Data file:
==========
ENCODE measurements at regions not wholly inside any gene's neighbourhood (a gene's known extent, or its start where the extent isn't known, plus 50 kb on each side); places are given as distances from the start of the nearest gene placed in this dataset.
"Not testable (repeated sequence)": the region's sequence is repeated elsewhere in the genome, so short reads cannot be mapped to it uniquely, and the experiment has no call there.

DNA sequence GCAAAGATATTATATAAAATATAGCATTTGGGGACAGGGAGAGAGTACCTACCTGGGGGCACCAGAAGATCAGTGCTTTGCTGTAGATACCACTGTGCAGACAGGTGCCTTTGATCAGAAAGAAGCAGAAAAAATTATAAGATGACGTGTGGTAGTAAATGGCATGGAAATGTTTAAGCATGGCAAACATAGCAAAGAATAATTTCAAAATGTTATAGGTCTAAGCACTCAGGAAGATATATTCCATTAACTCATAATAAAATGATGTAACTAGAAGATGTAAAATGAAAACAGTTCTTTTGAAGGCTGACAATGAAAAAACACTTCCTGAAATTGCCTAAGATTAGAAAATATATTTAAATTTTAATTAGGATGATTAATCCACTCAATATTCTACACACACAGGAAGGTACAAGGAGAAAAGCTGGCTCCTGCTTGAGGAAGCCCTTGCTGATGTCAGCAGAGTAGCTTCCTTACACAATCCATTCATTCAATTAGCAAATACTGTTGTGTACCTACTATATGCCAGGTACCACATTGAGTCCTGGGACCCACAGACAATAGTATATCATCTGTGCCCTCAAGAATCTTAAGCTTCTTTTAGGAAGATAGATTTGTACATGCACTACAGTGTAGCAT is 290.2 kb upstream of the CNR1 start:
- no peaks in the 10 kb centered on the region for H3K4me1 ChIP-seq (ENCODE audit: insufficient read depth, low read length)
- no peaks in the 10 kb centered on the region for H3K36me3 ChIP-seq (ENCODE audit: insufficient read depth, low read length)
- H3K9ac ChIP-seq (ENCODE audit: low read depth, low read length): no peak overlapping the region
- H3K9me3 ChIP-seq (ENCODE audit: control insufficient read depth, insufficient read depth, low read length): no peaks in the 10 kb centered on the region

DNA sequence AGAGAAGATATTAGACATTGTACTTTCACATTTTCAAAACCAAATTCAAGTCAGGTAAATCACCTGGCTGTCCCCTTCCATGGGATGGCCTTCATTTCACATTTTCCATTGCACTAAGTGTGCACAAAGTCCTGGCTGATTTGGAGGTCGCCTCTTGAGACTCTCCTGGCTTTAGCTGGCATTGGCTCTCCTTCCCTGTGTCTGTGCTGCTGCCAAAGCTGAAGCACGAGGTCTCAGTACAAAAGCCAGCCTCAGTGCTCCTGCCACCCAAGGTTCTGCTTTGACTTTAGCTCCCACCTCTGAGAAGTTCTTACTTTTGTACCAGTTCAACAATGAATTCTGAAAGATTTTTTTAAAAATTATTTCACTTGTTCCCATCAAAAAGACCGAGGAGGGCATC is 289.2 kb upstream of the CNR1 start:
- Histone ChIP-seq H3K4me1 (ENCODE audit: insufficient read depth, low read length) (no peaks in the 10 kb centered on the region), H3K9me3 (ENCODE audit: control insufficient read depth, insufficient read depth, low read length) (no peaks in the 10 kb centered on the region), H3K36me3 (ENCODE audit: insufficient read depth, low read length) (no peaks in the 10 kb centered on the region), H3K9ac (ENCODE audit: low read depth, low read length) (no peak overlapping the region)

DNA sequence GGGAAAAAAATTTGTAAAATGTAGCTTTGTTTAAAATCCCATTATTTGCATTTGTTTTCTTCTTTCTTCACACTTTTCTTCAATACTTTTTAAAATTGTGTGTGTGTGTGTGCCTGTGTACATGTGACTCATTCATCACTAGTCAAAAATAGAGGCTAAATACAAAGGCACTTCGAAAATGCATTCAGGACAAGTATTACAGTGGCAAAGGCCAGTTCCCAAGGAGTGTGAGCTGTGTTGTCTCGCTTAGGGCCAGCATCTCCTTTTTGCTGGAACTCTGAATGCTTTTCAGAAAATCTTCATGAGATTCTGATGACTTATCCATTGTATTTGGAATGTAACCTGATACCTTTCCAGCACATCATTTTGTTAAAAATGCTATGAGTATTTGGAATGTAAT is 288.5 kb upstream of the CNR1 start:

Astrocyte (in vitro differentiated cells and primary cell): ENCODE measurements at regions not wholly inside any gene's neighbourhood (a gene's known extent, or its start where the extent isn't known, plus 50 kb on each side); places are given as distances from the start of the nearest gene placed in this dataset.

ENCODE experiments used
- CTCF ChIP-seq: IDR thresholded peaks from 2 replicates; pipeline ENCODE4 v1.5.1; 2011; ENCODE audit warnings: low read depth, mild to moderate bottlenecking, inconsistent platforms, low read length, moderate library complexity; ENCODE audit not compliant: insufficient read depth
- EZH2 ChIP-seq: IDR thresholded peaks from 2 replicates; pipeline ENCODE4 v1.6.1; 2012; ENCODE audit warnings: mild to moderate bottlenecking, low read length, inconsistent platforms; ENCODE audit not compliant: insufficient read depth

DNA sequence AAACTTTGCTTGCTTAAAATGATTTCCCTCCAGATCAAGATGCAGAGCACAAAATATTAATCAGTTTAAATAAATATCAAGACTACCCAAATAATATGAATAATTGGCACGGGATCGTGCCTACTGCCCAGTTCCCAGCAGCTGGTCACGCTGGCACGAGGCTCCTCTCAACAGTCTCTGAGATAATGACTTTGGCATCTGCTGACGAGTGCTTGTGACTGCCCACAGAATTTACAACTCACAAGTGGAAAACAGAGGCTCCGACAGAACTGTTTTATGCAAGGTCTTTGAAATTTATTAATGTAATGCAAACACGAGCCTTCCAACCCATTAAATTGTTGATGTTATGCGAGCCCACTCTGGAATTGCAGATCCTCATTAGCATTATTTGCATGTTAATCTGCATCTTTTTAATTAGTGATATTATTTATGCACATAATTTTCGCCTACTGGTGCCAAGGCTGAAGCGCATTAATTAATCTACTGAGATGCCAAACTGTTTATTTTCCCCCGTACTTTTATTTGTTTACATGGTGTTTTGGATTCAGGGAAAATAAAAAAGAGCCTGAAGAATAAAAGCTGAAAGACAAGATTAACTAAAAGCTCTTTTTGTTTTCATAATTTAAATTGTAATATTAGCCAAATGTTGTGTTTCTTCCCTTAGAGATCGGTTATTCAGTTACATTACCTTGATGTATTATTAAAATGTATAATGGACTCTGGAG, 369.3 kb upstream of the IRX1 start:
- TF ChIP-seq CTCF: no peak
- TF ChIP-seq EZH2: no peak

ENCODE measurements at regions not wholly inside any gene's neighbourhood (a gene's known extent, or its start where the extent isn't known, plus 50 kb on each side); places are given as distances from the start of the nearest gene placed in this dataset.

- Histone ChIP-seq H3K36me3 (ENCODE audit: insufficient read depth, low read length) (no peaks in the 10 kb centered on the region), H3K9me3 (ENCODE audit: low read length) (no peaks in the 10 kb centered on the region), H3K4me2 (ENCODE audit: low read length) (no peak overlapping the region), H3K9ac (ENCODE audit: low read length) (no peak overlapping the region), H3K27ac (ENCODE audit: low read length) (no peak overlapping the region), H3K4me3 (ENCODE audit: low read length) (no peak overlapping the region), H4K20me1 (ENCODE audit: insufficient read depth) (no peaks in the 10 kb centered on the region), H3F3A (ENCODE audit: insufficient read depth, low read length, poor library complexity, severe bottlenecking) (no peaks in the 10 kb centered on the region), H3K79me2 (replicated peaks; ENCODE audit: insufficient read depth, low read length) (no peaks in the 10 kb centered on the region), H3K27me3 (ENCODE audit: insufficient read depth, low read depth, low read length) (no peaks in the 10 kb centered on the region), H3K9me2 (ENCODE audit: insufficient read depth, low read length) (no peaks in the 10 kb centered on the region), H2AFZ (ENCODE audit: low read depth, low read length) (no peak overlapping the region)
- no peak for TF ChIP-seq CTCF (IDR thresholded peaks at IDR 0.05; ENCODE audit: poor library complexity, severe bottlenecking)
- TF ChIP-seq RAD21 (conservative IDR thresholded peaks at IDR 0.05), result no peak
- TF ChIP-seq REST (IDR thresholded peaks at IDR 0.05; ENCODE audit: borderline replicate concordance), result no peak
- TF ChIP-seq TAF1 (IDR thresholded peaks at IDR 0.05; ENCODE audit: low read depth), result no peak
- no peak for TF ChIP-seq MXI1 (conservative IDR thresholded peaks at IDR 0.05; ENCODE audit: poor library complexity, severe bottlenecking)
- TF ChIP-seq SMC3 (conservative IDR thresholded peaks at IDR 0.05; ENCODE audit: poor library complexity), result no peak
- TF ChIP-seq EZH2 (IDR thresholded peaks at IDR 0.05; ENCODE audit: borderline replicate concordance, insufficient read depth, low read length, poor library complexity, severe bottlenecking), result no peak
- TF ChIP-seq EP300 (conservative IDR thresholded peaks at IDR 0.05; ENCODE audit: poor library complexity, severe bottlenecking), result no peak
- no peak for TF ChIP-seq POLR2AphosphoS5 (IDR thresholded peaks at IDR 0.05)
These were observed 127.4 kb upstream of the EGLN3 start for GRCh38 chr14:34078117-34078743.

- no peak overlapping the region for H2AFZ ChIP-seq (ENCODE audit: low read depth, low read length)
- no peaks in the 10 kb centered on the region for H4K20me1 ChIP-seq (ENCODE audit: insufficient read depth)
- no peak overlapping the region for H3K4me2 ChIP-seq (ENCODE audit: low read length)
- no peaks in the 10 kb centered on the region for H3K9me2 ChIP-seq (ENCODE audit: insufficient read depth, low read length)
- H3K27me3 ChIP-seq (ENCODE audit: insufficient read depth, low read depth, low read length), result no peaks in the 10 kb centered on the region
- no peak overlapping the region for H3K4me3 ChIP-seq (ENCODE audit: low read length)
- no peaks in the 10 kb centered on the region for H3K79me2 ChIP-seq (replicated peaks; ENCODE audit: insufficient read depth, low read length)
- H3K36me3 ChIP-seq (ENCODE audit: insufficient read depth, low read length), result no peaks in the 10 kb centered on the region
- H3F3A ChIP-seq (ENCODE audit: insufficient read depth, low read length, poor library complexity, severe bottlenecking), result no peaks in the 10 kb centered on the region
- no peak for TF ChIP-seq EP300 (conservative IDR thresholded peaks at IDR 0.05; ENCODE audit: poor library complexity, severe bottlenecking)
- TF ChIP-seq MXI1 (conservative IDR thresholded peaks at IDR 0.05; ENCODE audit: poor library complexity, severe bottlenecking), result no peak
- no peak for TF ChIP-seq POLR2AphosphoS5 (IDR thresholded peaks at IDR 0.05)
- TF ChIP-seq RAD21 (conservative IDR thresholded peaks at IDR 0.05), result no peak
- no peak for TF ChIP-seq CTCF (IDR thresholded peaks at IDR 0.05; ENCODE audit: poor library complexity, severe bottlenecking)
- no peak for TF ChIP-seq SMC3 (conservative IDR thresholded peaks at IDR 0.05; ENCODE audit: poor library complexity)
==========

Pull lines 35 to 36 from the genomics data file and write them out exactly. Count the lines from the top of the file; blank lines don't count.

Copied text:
- no peak overlapping the region for H3K4me3 ChIP-seq (ENCODE audit: low read length)
- no peaks in the 10 kb centered on the region for H3K79me2 ChIP-seq (replicated peaks; ENCODE audit: insufficient read depth, low read length)